News From Terre Haute, Indiana

June 9, 2013

Educational/Family Services receives award for literacy efforts

News Release

---- — On April 26, Educational/Family Services in West Terre Haute was awarded the Edward N. Howard Literacy Award by the Wabash Valley Literacy Coalition.

The award, given annually since 1991, recognizes an individual, organization or group that has significantly contributed to literacy efforts in the Wabash Valley.

The award is named for a past director of the Vigo County Public Library who was literacy advocate.

EFS, at 3850 U.S. 150, offers free basic education and GED preparation to adults and free tutoring to children. EFS is a ministry of the Sisters of Providence and a part of Guerin Outreach Ministries.

EFS was chosen as this year’s award recipient for its impact on the community, providing a direct-service literacy program, fundraising to sustain its services, serving on the Wabash Valley Literacy Coalition, and serving the needs of both young and adult learners, free of charge, said Susan Jakaitis, manager of the LifeLong Learning Center at the library and treasurer for the Literacy Coalition.

She says the impact she has seen made by Educational/Family Services has been huge. She’s energized by what they do, so much so that she nominated them for the award. “They have done a marvelous job in reaching out in a community that has great need,” Jakaitis said.

She is quick to pull out statistics: 25 percent of school children in the West Terre Haute area have special needs.

More than 60 percent receive free lunches. Jakaitis says EFS does great work in meeting the needs of an at-risk population.

She points out touching success stories and how the children tutored are motivated by a small toy or just by having the attention of an adult who encourages them to do well in school.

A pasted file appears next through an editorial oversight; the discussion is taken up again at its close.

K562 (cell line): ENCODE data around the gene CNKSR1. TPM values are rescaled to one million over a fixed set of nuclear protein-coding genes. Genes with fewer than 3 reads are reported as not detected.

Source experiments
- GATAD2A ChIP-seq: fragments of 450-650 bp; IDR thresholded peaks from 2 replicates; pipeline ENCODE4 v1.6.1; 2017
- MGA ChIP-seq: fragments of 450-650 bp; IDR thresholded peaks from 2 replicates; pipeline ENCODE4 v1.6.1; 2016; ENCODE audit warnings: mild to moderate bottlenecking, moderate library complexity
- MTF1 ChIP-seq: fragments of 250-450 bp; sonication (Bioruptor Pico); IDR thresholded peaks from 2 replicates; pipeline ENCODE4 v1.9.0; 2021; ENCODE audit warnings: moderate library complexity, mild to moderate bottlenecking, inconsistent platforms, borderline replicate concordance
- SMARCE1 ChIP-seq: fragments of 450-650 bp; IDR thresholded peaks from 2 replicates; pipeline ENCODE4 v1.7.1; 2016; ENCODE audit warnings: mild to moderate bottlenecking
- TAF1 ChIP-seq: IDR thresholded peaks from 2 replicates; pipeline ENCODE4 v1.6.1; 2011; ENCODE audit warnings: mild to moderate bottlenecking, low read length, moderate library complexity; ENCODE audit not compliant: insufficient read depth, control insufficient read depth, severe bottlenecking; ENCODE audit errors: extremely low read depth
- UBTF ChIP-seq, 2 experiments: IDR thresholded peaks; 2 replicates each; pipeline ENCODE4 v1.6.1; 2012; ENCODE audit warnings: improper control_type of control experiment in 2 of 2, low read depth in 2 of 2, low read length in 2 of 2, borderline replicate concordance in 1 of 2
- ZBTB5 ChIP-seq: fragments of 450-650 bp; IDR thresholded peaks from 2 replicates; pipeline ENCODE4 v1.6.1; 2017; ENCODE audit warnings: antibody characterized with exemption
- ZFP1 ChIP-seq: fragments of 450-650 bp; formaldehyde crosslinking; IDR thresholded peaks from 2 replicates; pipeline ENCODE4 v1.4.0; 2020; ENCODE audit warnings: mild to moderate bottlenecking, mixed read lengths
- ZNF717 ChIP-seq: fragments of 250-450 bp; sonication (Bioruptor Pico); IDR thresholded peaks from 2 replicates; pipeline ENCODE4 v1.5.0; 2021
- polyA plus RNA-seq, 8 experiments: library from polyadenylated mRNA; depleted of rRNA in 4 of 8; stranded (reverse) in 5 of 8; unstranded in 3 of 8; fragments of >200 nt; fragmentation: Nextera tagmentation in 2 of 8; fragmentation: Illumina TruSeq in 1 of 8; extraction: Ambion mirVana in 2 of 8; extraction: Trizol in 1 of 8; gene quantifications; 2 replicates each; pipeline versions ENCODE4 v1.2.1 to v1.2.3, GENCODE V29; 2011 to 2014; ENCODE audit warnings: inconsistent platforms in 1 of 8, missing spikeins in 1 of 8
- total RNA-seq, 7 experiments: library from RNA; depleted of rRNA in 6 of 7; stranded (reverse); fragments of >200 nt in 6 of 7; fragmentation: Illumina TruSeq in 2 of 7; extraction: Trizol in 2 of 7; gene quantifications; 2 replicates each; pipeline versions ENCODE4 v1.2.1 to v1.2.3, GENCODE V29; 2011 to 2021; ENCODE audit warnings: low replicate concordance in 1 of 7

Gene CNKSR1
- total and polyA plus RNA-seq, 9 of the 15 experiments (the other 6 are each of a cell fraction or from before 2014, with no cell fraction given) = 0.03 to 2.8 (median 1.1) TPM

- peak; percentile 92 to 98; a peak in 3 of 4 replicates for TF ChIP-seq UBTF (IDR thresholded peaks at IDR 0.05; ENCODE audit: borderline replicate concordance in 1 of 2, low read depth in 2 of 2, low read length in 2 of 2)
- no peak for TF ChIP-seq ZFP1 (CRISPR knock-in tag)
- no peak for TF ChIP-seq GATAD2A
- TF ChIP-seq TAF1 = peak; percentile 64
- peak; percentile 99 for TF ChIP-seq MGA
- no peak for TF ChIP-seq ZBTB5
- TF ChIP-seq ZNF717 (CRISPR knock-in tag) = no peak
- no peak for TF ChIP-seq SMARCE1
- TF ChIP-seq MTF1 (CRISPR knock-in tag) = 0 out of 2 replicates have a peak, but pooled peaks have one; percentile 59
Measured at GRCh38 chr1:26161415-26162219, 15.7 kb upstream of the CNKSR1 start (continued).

EFS also models for the parents or guardians’ involvement in their children’s education. This is important because illiteracy can be an intergenerational issue, Jakaitis said.

“I really see them as champions of literacy in the community. And not just for children, but for adult literacy as well,” she said.

“I can’t say enough good things about what they do in West Terre Haute. And the fact that they are supported by the Sisters of Providence, I think that really needs to be out there.”

The success of EFS is evident in the students who receive help there.

Delia Drisko’s son, Dustin, is nearly 26. He has been diagnosed with autism, epilepsy and learning disabilities. Since January, Dustin has been receiving private instruction with EFS director Penny Sullivan.

He has improved his reading to about a third-grade level. He’s working on sentence structure, word usage and basic life skills including using money. Delia says that Dustin has two goals: to get his driver’s license and to someday get his GED.

Educational/Family Services is helping him reach those goals.

“I think programs like this need to be in place as a support to keep the structure going as people with cognitive developmental delays and mental disabilities] progress in life,” Delia said. “Because they grow and mature differently than others, if they do not have this type of structure, they often fail because they do not know how to get the structure on their own.”

For more information about Educational/Family Services, from volunteer opportunities to how to sign up for tutoring, call 812-535-4206 or email or visit